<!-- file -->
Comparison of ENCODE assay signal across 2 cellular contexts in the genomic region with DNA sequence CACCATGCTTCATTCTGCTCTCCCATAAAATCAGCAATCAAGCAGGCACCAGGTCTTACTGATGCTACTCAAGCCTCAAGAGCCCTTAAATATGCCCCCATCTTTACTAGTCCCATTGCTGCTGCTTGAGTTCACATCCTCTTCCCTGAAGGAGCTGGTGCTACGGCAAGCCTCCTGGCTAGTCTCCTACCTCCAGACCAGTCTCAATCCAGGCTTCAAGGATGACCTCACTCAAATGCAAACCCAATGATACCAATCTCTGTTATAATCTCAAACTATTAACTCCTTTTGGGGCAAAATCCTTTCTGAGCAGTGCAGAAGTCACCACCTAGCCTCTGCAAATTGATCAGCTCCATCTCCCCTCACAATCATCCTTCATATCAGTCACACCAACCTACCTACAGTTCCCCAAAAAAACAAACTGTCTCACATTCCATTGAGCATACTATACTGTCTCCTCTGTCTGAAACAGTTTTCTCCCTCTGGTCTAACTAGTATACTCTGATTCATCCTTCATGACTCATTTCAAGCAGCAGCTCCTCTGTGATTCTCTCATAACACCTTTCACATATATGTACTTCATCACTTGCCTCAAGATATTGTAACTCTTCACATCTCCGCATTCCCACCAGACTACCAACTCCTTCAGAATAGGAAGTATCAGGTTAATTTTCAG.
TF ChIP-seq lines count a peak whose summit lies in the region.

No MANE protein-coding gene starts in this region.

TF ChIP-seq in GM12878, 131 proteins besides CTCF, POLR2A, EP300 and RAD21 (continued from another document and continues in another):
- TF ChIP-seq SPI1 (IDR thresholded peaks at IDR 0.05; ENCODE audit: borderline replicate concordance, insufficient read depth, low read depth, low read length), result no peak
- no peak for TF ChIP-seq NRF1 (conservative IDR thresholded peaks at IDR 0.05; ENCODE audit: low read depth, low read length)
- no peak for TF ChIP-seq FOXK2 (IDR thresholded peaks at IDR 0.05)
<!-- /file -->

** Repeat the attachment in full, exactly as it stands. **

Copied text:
Comparison of ENCODE assay signal across 2 cellular contexts in the genomic region with DNA sequence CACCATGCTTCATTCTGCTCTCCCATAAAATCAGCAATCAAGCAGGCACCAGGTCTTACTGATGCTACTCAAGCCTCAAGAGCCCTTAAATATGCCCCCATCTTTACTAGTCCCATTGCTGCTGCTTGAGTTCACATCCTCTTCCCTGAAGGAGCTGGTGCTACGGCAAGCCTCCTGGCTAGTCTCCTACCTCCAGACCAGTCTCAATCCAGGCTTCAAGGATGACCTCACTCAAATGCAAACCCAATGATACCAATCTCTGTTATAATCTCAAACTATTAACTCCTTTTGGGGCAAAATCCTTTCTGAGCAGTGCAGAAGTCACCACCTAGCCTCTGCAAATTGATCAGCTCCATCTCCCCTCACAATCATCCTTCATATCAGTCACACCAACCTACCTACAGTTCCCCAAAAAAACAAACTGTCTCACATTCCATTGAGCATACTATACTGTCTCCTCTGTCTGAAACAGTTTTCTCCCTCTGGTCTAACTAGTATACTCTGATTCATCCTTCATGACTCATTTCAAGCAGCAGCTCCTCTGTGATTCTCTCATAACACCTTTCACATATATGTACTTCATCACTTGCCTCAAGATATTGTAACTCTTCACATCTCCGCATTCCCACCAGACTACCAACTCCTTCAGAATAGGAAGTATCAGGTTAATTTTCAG.
TF ChIP-seq lines count a peak whose summit lies in the region.

No MANE protein-coding gene starts in this region.

TF ChIP-seq in GM12878, 131 proteins besides CTCF, POLR2A, EP300 and RAD21 (continued from another document and continues in another):
- TF ChIP-seq SPI1 (IDR thresholded peaks at IDR 0.05; ENCODE audit: borderline replicate concordance, insufficient read depth, low read depth, low read length), result no peak
- no peak for TF ChIP-seq NRF1 (conservative IDR thresholded peaks at IDR 0.05; ENCODE audit: low read depth, low read length)
- no peak for TF ChIP-seq FOXK2 (IDR thresholded peaks at IDR 0.05)